Math: Tools for Teaching Multiplication Facts

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If you were to ask me to list my favorite topics to teach my kids, the multiplications tables certainly would not be found anywhere on that list. Regardless, knowing them makes doing other math a lot faster and easier. So we study them. Multiplication facts are particularly helpful to know in the later elementary grades (3-5, or approximately ages 8-11) though homeschool really can be very fluid as far as when particular things are learned, so these tools can be helpful…whenever they’re helpful!

Unless you have a child who is prone to memorization, learning the multiplication tables can be challenging, and worse, boring. We’ve found three tools that have helped us along, and made learning multiplication facts a lot more fun.

  1. The Multiplication Machine: this handy device made by Lakeshore Learning is a great way to practice multiplication facts. Each problem is a button, that when pushed, pops up to reveal the answer. It makes a satisfying click whenever it’s pushed up or down, and it’s especially great for sensory learners.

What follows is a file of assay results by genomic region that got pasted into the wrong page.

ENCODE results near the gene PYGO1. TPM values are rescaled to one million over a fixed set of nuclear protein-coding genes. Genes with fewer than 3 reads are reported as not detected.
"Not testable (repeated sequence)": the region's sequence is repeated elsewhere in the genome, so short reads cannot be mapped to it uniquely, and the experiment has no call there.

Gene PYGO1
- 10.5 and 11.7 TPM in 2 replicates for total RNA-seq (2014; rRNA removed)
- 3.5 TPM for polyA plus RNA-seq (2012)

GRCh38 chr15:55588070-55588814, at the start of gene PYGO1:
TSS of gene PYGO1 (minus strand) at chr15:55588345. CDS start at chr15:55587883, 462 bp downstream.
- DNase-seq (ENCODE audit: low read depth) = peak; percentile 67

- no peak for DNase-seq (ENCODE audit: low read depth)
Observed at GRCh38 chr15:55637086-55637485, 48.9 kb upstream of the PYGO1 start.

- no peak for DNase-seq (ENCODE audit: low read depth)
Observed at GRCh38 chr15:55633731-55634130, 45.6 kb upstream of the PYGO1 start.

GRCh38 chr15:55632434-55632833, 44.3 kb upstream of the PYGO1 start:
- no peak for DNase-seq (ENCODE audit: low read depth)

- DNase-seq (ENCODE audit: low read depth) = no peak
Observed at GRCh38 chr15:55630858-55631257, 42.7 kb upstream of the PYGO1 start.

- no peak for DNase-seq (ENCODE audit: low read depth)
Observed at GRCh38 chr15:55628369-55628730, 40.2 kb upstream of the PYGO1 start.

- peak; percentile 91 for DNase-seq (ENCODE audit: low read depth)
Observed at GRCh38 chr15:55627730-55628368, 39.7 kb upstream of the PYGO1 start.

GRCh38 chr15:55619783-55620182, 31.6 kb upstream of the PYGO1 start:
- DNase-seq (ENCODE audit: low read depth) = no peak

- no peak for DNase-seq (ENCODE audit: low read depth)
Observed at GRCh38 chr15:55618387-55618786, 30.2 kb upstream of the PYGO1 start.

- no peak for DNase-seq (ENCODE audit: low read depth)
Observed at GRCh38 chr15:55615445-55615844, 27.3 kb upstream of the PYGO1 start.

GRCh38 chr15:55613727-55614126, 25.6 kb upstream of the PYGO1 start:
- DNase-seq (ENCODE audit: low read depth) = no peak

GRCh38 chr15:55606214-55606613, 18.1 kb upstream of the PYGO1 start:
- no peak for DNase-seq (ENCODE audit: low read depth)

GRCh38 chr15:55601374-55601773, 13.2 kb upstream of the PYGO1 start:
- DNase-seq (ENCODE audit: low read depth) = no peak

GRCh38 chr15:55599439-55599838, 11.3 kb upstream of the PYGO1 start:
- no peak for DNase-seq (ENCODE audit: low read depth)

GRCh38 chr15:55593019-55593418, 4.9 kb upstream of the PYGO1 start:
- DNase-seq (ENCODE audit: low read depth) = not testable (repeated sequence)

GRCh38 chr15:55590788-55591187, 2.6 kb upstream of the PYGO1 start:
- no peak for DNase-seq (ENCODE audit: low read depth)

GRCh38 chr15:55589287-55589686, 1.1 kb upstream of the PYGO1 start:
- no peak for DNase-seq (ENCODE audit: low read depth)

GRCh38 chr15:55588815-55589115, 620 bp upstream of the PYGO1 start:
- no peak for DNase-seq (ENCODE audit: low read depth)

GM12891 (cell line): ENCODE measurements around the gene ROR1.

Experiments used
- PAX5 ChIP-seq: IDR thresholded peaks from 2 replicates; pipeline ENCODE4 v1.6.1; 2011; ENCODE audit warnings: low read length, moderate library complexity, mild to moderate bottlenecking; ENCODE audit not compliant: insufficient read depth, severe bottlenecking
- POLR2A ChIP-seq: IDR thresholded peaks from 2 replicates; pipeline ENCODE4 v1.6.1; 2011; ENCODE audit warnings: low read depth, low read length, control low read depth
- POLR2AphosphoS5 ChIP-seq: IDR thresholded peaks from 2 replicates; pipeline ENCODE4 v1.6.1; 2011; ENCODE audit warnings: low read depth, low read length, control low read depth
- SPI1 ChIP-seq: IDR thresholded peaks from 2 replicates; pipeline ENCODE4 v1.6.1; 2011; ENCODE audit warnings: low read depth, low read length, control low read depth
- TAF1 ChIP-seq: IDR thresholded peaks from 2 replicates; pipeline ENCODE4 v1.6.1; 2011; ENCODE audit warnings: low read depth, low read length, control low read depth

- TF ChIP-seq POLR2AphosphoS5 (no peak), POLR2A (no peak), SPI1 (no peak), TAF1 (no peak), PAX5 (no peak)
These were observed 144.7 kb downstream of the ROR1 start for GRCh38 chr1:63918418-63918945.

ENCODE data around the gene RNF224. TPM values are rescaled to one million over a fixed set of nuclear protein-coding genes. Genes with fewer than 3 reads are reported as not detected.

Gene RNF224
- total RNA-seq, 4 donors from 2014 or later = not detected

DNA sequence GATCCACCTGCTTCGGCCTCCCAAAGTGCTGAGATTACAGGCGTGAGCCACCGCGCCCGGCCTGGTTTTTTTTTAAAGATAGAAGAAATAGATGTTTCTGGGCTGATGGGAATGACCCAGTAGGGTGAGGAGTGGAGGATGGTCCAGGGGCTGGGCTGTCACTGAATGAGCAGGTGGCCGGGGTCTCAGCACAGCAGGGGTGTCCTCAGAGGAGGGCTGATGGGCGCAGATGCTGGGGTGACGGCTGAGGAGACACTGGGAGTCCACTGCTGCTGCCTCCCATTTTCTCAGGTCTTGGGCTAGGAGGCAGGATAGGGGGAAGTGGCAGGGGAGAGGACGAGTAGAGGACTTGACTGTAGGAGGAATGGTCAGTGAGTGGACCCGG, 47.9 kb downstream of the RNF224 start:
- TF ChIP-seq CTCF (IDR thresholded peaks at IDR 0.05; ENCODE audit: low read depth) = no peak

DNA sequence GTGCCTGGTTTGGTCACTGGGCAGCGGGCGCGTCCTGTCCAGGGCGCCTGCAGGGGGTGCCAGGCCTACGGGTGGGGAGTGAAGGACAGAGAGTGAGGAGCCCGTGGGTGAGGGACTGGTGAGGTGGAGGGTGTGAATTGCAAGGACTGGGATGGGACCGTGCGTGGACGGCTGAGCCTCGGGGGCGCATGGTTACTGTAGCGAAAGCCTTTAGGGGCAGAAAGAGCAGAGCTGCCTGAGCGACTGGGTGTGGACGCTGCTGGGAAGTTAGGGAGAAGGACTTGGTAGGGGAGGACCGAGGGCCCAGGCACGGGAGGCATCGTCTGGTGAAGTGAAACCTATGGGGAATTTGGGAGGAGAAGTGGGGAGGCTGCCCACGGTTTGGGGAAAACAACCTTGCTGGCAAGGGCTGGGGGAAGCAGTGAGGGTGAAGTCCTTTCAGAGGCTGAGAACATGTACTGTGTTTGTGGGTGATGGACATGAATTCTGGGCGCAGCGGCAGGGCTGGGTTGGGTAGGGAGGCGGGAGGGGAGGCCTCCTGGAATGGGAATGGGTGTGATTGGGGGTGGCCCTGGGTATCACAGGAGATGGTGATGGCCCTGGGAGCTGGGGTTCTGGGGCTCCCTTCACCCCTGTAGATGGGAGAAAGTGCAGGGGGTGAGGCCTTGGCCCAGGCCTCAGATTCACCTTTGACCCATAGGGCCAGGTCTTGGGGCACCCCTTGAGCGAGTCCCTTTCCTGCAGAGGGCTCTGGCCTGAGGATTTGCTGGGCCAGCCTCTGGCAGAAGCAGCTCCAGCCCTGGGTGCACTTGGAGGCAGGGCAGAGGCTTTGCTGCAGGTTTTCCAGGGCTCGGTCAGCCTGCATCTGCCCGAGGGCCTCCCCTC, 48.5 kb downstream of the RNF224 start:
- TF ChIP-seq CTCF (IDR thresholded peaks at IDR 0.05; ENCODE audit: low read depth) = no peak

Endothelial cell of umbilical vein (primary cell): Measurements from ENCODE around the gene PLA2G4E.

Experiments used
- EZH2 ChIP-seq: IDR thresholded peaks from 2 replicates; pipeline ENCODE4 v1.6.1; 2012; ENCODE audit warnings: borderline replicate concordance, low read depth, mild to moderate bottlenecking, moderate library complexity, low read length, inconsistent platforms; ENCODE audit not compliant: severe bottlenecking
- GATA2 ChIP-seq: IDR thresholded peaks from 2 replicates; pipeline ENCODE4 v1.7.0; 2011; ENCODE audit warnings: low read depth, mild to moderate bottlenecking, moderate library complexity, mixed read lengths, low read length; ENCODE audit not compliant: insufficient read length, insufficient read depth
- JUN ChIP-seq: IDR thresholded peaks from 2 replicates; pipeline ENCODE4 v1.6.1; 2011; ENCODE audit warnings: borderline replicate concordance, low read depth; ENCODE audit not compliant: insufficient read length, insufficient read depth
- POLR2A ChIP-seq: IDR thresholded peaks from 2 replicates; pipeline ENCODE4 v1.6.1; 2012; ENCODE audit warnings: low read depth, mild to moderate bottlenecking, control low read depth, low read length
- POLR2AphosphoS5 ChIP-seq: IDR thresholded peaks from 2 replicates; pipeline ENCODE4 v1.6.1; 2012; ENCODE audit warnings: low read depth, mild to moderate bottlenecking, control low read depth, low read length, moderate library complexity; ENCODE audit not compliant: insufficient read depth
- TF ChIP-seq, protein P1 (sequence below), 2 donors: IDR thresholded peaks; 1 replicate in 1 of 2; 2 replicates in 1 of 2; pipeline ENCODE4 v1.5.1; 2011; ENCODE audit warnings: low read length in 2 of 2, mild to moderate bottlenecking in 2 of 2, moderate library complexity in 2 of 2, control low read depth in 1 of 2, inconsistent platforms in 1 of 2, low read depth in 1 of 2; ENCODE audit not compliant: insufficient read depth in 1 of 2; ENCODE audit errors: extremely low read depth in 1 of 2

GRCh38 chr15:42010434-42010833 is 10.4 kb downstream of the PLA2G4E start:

2. Musical Multiplication: this program created by The Good and The Beautiful targets multiple parts of the brain to aid in memorization. The four sets of facts come with four sets of songs (provided as mp3 downloads), and each math problem has a corresponding song that rhymes and has an illustration in the book the goes along with it. For example “Three times three is Nine, nine monkeys on a vine” has an illustration of nine monkeys swinging on a vine. The music, the rhyme, and the visuals all work together to help even kids who struggle with multiplication get the facts down pat. The songs aren’t annoying, and the pictures really are beautiful.

3. A good practice workbook. Of course, it’s possible to just print off multiplication fact practice pages from the internet, but I have found that it saves time and money to just have a good workbook on hand. We’ve tried a few, and I like this one by Kumon Math. We don’t necessarily try to complete the entire workbook, but it’s great to assign a page, or a few problems when some practice is needed.

If you, like us, are starting your homeschool year, but still nailing down exactly which math curriculum you’d like to use, brushing up on math facts is always a great way to ease into the year. It’s what my two older girls will be doing this year while we explore a couple options for our formal curriculum, and it’s simple way for any student to get started! Good luck tackling the math facts!!

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